Modern Perspectives on Human Variation in Forensic Anthropology | Online Event

Published on May 29, 2023

Written by Pablo Feito

In 1992, Norm Sauer called for a paradigm shift in forensic anthropology in which practitioners would move away from the socially loaded term “race” and replace it with “ancestry.” This shift was meant to mark a move from social constructions of race toward recognition of geographically patterned human variation that could still be used within a forensic context. While many heeded the call and shifted towards ancestry in their research and reports, the actual approach to research and analysis did not change. 

In this presentation, Ann Ross provides an overview of the application of “ancestry” estimation and the debate surrounding race and ancestry over the last three decades as it applies to the work of forensic anthropologists. To advance the discipline forensic anthropologists need to reckon with the practice of ancestry estimation as it is currently practiced and shift the paradigm to focus on evolutionary theory, population history, and population-level reference samples.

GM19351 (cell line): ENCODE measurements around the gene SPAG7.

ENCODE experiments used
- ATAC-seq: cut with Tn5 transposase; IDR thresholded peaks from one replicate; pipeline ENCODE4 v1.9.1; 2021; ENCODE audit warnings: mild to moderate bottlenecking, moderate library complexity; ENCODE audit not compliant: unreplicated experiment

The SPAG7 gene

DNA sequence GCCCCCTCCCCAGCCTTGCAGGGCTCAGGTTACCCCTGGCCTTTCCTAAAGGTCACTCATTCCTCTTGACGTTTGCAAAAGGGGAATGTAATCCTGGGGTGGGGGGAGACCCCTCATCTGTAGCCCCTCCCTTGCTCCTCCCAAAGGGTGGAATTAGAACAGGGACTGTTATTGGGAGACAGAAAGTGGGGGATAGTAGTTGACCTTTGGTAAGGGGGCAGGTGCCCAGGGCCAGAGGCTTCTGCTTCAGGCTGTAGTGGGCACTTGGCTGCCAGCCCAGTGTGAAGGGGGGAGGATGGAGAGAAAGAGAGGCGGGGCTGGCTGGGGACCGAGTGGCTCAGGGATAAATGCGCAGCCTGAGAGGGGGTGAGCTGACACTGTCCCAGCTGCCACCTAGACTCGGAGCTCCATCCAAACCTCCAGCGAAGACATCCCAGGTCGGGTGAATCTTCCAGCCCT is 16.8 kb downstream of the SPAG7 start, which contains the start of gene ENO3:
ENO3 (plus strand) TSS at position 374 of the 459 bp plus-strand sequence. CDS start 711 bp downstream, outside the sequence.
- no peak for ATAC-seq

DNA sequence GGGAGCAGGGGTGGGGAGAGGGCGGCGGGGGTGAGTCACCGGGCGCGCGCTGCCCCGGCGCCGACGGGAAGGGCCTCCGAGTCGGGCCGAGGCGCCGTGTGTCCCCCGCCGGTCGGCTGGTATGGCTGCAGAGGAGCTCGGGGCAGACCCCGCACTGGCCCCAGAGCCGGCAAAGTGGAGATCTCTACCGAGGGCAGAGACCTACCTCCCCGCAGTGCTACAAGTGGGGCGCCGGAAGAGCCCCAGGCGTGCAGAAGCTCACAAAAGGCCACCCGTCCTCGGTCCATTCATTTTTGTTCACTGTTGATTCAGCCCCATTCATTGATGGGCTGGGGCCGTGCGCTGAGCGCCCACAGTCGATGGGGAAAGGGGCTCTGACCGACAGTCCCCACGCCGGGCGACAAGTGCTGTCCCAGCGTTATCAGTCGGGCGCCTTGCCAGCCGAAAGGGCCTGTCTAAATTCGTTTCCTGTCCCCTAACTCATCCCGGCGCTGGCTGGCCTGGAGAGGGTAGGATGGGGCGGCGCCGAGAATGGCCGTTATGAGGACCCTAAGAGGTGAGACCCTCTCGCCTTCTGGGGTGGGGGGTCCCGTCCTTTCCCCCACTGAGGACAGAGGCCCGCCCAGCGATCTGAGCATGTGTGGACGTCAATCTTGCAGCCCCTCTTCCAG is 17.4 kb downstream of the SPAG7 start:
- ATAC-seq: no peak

The new paradigm repositions to a population affinity approach that abandons the terms ancestry and race completely. Population affinity is a statistical estimate based on inherited phenotypic traits of the human skeleton that have been shaped by microevolutionary forces. This is not geographic ancestry, which all too often can be seen as interchangeable with social race and as a validation of the biological concept of race.

Ann H. Ross, Ph.D., D-ABFA is a Board Certified forensic anthropologist in the Department of Biological Sciences at the North Carolina State University.

She directs the NC Human Identification and Forensic Analysis laboratory with a large forensic caseload and has been very active in working with multidisciplinary teams in North Carolina to reduce the backlog of unidentified human remains including cold cases.

This event took place on June 8, 2023.


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